In June, the U.S. Department of the Interior (DOI) introduced a proposal for new or expanded hunting and fishing opportunities at 74 national wildlife refuges and 15 national fish hatcheries managed by the U.S. Fish and Wildlife Service (Service) across more than 1.4 million acres.
The proposal would increase the number of units in the Service’s National Wildlife Refuge System where the public may hunt from 377 to 382, and the number where fishing would be permitted would be increased from 312 to 316.
The proposal would also formally open lands on 15 hatcheries of the National Fish Hatchery System to hunting or sport fishing for the first time.
The proposal also outlines a comprehensive revision and simplification of all refuge-specific hunting and fishing regulations in all 50 states to more closely match state regulations while continuing to ensure safe and compatible opportunities. The Service worked closely with the states in preparing the proposed rule.
New proposed refuge opportunities include the opening of Green Bay National Wildlife Refuge in Wisconsin to hunting and fishing for the first time and the opening of Seedskadee National Wildlife Refuge in Wyoming to deer and elk hunting for the first time on lands already open to other hunting.
Proposed expansions of refuge opportunities include the opening of new acres at St. Marks National Wildlife Refuge in Florida to existing upland and big game hunting, and, at Great River National Wildlife Refuge in Illinois and Missouri, the expansion of season dates, times and methods for existing deer, turkey and other upland game hunting to align with state seasons.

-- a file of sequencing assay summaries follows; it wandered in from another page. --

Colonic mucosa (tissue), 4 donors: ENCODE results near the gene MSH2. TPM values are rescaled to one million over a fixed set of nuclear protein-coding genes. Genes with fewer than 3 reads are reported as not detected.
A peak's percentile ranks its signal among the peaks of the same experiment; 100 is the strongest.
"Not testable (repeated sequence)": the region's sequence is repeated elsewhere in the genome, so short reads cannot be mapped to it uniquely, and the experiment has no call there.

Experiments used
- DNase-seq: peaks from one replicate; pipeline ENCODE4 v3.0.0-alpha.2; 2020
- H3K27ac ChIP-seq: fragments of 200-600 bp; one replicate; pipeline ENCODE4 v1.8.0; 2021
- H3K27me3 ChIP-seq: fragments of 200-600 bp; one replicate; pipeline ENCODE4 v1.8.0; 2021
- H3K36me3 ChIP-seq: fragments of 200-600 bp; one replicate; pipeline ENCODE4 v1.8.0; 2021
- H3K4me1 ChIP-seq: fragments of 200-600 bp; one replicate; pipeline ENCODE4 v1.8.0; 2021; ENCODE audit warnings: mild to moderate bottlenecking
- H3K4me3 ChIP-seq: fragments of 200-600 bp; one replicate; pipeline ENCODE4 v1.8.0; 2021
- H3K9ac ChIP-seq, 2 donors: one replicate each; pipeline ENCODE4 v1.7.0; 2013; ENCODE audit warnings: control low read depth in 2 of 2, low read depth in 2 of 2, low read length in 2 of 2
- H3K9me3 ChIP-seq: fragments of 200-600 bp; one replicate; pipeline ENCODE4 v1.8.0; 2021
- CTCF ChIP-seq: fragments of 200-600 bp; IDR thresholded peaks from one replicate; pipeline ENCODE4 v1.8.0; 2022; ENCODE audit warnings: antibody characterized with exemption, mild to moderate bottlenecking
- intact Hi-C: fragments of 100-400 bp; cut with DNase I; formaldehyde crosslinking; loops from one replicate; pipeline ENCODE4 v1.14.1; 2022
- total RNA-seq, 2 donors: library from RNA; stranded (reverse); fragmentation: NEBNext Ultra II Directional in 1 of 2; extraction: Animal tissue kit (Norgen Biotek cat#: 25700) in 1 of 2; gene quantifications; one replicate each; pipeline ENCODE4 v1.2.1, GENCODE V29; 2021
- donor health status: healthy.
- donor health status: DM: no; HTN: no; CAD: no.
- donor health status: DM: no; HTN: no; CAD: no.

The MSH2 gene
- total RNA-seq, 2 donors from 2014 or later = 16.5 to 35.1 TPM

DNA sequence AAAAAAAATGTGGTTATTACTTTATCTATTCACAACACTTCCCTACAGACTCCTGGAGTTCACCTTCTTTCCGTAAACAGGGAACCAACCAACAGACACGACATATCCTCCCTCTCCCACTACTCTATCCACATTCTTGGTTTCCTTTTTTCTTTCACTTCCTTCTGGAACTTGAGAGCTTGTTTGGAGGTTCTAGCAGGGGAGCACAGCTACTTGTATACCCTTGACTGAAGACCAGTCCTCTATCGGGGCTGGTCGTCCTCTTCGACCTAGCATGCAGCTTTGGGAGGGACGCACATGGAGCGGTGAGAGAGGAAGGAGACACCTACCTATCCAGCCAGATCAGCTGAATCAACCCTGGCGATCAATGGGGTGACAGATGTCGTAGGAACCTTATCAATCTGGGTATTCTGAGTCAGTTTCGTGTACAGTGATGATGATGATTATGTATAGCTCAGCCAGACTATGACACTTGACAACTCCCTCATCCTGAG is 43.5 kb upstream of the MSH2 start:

Proposed changes at hatcheries include the formal opening of lands on Leadville National Fish Hatchery in Colorado to migratory game bird, upland game and big game hunting, and the formal opening of lands on Iron River National Fish Hatchery in Wisconsin to migratory game bird, upland game and big game hunting.
Inks Dam National Fish Hatchery in Texas and Little White Salmon National Fish Hatchery in Washington are proposing to formally open their lands to sport fishing. An update to hatchery regulations is also included in the proposed rule.
Hunting, fishing and other outdoor activities contributed more than $156 billion in economic activity in communities across the United States in 2016, according to the Service’s National Survey of Fishing, Hunting and Wildlife-Associated Recreation, published every five years.
More than 101 million Americans pursue wildlife-related recreation, including hunting and fishing.
The Service will seek comments from the public on the proposed rule for 45 days, beginning with publication in the Federal Register in June. The notice will be available at http://www.regulations.gov, Docket Number: FWS-HQ-NWRS-2019-0040, and will include details on how to submit comments. An interim copy of the proposed rule is available.
USFWS intends to finalize the proposed changes in time for the upcoming 2019-2020 hunting seasons.
A complete list of all refuges and hatcheries in the proposal is available in the proposed rule and online.
source: U.S. Department of the Interior